Cranes_Crane Services_Prefaco

Using vintage cranes to handle 18-metre slabs

Prefaco: portal cranes upgraded to work in tandem
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3 minutes

Increasing demand for long hollow-core concrete slabs meant that Prefaco at Houthalen-Helchteren, Belgium, had to modernize its portal crane infrastructure. They invested wisely, renovating two old portal cranes and equipping them with tandem control to allow slabs of up to 18 metres to be manipulated.

Business has been on the up in recent years at construction material producer Prefaco after several years of reduced economic activity. Formerly under the Echo banner, their plant in Houthalen-Helchteren produces hollow-core prestressed concrete slabs, always on demand and mainly for use in industrial buildings and warehouses.

“The business was at a low ebb during the crisis years when demand was low and competition fierce,” says the plant’s Technical Team Leader Ben Gysen. “But now we have very busy schedules again, producing 24/7 in a constant rush to deliver on what we promise.”


Longer slabs bring logistical challenges

Business has also changed a bit compared to the pre-crisis years. “There is an increasing demand for longer hollow-core slabs,” explains Gysen. “Back in 2010 we rarely needed to produce slabs of 12 metres or more, but for a few years now we’ve quite often been getting orders for long slabs up to 18 metres with thicknesses up to 40 centimetres.”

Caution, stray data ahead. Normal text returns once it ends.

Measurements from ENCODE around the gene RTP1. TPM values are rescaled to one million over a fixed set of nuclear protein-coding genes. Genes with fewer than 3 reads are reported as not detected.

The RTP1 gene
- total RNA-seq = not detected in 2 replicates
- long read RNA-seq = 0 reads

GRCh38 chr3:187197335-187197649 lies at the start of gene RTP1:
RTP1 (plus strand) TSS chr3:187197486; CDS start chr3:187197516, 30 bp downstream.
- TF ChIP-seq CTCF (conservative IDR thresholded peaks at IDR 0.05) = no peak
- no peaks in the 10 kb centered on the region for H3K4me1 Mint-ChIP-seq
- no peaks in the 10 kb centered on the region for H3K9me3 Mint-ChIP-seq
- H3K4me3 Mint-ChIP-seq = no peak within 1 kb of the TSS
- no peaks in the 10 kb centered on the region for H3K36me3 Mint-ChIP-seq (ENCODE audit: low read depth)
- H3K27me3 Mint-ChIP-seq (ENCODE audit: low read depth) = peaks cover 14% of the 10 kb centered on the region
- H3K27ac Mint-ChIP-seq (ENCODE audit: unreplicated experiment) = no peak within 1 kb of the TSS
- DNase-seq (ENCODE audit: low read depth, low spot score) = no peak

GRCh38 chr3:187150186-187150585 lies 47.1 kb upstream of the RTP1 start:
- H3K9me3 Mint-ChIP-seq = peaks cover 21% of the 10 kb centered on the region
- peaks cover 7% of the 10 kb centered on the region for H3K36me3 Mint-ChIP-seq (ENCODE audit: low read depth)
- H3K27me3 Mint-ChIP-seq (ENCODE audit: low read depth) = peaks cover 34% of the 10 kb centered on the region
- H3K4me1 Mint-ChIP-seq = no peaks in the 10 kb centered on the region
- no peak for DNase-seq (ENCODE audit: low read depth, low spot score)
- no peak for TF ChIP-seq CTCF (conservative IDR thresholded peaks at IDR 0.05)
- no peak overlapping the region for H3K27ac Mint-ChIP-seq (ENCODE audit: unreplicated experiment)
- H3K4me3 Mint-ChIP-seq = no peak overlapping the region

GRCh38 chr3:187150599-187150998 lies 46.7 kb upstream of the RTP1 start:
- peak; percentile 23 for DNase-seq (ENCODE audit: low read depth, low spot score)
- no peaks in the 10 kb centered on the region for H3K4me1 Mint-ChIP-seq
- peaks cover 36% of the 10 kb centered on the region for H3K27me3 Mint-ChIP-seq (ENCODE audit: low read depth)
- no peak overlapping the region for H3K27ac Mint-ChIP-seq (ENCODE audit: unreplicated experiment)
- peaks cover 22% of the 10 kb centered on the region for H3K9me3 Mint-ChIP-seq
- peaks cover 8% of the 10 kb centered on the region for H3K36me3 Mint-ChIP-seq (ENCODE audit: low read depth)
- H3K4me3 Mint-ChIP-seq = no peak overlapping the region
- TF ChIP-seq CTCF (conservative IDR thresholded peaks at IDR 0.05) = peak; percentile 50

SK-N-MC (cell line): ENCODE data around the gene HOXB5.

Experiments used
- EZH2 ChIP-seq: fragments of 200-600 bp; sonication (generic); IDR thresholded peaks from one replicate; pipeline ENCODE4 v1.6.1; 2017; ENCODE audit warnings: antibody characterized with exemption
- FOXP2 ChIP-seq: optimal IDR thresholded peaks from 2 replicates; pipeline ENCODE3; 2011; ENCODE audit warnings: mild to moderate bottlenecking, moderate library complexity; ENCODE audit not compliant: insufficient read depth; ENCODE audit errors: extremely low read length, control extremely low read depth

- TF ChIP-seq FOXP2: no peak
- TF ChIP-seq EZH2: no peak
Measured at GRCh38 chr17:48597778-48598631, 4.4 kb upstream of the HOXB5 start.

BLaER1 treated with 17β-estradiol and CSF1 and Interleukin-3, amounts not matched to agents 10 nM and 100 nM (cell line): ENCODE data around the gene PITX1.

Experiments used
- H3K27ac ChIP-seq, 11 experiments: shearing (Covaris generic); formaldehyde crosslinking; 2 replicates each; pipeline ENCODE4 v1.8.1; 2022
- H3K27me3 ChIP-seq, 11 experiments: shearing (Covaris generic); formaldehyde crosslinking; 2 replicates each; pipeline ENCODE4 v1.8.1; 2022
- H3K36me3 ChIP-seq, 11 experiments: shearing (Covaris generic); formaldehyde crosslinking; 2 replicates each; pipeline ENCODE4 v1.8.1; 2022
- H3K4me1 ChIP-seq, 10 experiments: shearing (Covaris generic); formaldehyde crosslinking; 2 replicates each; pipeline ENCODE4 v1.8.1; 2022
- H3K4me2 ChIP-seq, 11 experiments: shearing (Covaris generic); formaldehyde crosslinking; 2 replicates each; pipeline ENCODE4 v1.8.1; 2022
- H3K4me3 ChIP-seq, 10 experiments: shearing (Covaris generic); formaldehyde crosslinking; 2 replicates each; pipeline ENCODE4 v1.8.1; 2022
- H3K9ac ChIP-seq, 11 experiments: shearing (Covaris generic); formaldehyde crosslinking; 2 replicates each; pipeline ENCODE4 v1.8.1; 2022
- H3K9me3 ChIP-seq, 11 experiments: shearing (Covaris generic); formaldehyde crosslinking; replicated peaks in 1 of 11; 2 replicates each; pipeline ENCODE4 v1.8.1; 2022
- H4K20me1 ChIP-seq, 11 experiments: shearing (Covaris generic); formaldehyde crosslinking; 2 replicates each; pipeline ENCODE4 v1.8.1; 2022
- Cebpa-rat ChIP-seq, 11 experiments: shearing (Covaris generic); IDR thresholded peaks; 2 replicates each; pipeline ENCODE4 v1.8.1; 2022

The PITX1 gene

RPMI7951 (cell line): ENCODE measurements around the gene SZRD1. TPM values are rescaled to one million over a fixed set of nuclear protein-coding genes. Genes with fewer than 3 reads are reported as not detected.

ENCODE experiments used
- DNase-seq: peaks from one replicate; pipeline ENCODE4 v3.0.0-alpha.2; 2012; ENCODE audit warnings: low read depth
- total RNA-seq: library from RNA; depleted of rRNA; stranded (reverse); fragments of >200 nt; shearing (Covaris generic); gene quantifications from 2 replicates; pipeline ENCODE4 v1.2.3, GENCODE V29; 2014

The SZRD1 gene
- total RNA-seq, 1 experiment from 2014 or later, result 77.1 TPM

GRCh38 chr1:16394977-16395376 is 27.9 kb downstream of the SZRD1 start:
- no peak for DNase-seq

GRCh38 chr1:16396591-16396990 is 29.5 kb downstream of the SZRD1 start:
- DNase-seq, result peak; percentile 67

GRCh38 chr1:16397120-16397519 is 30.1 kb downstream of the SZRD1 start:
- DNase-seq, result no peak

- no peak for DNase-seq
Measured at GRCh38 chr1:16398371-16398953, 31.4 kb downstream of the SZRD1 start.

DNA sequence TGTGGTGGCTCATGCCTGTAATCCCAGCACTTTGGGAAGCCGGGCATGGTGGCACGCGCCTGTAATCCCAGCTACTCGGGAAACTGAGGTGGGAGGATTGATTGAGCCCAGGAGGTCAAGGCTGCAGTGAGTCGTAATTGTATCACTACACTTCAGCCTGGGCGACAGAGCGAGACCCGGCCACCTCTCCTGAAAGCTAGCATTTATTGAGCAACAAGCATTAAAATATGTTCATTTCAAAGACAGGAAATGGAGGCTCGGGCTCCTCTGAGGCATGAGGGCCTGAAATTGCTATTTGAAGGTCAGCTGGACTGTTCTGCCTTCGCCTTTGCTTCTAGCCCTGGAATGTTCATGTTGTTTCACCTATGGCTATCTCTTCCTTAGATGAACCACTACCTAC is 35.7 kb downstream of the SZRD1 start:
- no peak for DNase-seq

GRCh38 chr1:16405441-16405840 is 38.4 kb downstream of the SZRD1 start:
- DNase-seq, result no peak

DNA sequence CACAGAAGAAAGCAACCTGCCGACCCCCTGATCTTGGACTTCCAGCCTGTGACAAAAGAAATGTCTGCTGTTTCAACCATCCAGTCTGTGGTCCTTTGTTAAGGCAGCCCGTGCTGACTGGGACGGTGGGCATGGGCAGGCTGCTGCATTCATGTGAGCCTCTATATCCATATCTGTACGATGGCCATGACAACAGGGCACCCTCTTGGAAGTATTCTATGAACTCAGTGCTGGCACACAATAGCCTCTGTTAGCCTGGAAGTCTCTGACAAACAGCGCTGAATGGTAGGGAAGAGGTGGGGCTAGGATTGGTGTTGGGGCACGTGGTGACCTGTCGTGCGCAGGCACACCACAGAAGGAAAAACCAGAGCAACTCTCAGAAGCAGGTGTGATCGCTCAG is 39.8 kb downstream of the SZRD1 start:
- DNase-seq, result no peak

This evolution has brought about some logistical challenges. “In fact, we weren’t really equipped for handling these very long slabs. Previously, when we had to deal with such giants, we transported them using our two old portal cranes, but it was rather cumbersome, needing two operators and some special safety arrangements. Good for now and then, but not for every day.”

For a few years we’ve quite often been getting orders for long slabs up to 18 metres with thicknesses up to 40 centimetres

Cranes_Crane Services_Prefaco

Operating two cranes as one

So Prefaco looked for specialist advice. “We didn’t want to purchase a new crane - that would have been too big an investment,” says Gysen. “But our existing cranes were more than 25 Years old and we were not sure they could be further used in an effective manner. But TCS confirmed that after installing new control cabinets and remote controls they would serve very well. They also suggested implementing tandem control, which means you can link both cranes and operate them as if they were one machine. A great idea. We let them install it and we’ve been happy with it ever since.”


Controlling the cranes in tandem can be initiated and carried out by one remote operator. The operator travels the cranes to a certain distance, for example 10 metres, and then activates tandem control, setting one crane in slave mode. From that point, both cranes and their hoists can be controlled simultaneously from the master crane. While in tandem mode, a number of safety signals are being exchanged, including the overload indicator and the end switches for hoist lifting and descending and crane and trolley travelling. This ensures that the tandem system appropriately reacts whenever one the two cranes sends a safety signal.

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